I'm happy to say Ive finally got the Scanner working properly in the Obs Office so have been able to upload some of my spring work. Some of it is clearly unfinished but I aim to upload the finished pieces as soon as I have the time to complete the work. I believe art is as much about the development of the work than it is the finished piece. The majority of the work is orientated around the AMAZING island life on Fair Isle, apart from the Hawfinch which was caught at Spurn.(Ive been practicing drawing/painting Wheatears this year quite a bit as they allow great views for proper study unlike the Hoopoe that didn't know the meaning of a perch! (I aim to upload a painting of the Hoopoe later on this year hopefully))
Caught and Ringed at Spurn Bird Observatory
The Rippack, Fair Isle
Found around the Bird Observatory plantation by Simon Davies, one of the twelve+ to have graced the British Isles this spring. Great bird found by a great birder!
On the sea in Hesswalls, Fair Isle
Easter Lother Reservoir, Fair Isle
(colour reproduction from scanning it has made it very grey)
A Quick line drawing of a very beautiful bird sat on the fence just east of the Auld Haa just before it continued to tour the islands crofts in true Golden Oriole Style! IT IS CRYING OUT FOR COLOUR!
Dead Meadow Pipit Chick
Poor weather at the beginning of the nesting season was very hard indeed on the first broods and it wasn't uncommon to find the odd dead brood of chicks that had succumb to the hard weather
Fair Isle Bird Observatory grounds
This bird turned up one fogging morning just outside the library windows of the Observatory and fed on what was presumably small seeds left exposed on the bare earth.It stayed for a few days and was a real crowd pleaser, especially given that they are not easy to see these days given their dramatic population decline.It was a perfect subject to study as it fed just feet away from the windows in the lounge and the office.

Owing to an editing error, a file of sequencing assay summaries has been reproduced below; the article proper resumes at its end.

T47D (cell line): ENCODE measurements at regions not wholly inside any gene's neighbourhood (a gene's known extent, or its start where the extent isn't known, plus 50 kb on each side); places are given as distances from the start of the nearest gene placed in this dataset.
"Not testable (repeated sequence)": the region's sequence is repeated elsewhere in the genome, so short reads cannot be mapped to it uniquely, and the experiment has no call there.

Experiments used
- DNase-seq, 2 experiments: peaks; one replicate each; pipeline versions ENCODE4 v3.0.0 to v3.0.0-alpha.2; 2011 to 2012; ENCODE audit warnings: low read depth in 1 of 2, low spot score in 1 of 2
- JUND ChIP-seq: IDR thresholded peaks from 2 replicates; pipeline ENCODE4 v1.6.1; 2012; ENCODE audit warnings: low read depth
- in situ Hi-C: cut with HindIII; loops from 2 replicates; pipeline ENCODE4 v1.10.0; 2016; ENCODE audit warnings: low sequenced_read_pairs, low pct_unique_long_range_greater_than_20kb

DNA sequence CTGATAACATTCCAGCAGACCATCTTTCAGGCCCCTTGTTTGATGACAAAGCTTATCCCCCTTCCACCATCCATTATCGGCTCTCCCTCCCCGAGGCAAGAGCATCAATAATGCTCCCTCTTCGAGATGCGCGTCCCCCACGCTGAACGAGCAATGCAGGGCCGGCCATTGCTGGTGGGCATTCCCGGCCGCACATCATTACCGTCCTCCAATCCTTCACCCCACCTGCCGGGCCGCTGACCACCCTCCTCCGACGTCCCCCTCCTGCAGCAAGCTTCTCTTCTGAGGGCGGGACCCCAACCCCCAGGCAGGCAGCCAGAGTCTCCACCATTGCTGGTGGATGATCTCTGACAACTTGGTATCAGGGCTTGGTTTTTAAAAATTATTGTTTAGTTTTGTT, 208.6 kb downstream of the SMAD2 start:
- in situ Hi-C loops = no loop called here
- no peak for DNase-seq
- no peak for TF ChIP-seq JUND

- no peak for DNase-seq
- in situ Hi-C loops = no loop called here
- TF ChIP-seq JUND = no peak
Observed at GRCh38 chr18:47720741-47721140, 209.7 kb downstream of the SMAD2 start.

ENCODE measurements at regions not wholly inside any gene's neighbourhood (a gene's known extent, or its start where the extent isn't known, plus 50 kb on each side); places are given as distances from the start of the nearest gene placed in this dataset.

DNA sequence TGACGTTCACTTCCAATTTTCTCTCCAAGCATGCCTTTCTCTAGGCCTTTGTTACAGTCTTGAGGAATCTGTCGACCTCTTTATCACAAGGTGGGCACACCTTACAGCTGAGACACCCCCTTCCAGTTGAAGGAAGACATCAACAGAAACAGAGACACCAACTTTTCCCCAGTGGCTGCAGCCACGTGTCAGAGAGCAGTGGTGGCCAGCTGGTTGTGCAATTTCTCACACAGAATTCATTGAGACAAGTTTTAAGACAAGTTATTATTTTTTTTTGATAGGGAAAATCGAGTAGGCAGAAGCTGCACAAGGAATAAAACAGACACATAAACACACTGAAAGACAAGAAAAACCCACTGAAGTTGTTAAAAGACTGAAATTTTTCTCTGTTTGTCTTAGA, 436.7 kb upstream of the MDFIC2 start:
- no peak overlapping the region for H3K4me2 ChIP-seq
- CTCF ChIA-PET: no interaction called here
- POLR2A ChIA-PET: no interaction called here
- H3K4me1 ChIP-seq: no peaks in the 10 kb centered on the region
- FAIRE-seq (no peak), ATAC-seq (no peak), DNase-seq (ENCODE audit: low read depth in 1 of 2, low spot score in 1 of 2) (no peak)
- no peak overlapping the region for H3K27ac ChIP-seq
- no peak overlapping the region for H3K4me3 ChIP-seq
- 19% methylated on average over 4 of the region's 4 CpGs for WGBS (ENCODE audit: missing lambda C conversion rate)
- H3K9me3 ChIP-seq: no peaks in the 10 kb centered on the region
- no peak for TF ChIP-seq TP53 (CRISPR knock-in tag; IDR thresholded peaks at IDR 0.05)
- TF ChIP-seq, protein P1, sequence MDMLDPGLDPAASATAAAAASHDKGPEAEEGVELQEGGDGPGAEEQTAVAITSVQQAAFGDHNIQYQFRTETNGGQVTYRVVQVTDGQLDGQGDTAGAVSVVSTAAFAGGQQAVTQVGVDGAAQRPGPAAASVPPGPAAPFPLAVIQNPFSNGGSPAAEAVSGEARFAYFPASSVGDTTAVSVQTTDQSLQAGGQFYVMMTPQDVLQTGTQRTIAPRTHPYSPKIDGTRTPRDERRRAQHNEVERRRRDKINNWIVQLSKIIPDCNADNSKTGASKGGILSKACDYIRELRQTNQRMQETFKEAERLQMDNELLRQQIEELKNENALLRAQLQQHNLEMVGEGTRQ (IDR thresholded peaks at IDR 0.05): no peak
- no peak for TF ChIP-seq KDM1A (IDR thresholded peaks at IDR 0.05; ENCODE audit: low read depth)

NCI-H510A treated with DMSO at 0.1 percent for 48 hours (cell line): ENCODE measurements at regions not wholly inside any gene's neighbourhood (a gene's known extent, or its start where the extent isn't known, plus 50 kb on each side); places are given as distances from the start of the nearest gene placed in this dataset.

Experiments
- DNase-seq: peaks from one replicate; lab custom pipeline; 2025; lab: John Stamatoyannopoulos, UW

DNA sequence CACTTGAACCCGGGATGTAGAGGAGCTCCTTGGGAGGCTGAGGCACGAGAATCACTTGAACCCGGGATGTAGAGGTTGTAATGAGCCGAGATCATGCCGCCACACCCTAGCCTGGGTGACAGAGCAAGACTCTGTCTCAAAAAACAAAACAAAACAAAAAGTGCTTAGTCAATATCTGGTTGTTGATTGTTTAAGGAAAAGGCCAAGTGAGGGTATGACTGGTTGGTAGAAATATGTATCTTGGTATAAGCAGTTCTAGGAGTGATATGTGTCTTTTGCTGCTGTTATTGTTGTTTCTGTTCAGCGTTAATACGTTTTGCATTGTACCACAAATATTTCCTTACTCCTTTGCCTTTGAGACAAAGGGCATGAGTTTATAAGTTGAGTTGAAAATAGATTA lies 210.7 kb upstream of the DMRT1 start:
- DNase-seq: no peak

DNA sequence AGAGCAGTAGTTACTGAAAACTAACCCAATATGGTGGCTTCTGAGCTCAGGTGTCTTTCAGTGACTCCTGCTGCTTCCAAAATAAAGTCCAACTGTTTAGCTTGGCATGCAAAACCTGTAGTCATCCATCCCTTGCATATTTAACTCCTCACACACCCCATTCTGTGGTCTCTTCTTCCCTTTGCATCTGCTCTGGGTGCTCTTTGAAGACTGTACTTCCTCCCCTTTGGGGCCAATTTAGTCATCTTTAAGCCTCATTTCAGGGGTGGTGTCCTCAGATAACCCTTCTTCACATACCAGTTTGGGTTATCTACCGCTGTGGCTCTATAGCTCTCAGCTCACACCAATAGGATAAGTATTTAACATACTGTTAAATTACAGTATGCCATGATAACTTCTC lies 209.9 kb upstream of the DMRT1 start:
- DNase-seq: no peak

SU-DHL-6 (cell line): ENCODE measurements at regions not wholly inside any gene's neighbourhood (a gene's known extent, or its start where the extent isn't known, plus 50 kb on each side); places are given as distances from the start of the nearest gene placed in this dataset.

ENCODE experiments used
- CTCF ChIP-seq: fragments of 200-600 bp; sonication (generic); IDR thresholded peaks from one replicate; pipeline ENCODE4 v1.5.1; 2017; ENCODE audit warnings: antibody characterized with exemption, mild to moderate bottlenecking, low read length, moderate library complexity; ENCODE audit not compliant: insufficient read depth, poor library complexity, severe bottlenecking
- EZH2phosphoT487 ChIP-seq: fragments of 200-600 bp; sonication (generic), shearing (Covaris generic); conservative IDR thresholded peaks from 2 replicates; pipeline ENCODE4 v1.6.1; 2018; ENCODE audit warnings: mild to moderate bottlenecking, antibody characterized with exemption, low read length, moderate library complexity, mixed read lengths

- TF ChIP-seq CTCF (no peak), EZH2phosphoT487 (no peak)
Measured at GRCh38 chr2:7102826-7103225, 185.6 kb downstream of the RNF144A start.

Setter, Fair Isle
I rarely draw domestic animals but these three piglets were impossible not to sketch as they were encapsulating. I made some small sketches in my 10cm X 5cm notebook whilst on migrant census and then worked from the sketches in my room to compose this little messy ink study.
(Unfortunately the scanner hasn't picked up on the colours very well so appears a lot colder than the original is.....I will work it out eventually I hope)
Sunday, 25 July 2010
Sticking with the theme of pen and ink, these are a few illustrations I recently found that I completed back in the autumn of 2009. Two of them depict a Booted Warbler from two very different angles that was found at Spurn and the other is of a Great Shearwater stalling in flight on finding some edible flotsam off the Yorkshire Coast. One of the Booted Warblers and the Great Shearwater were used in Yorkshire Birding magazine and the other Booted (facing forward) was just a practice to get a feeling for the warbler that is a master at Shape Shifting and assuming strange positions on perching.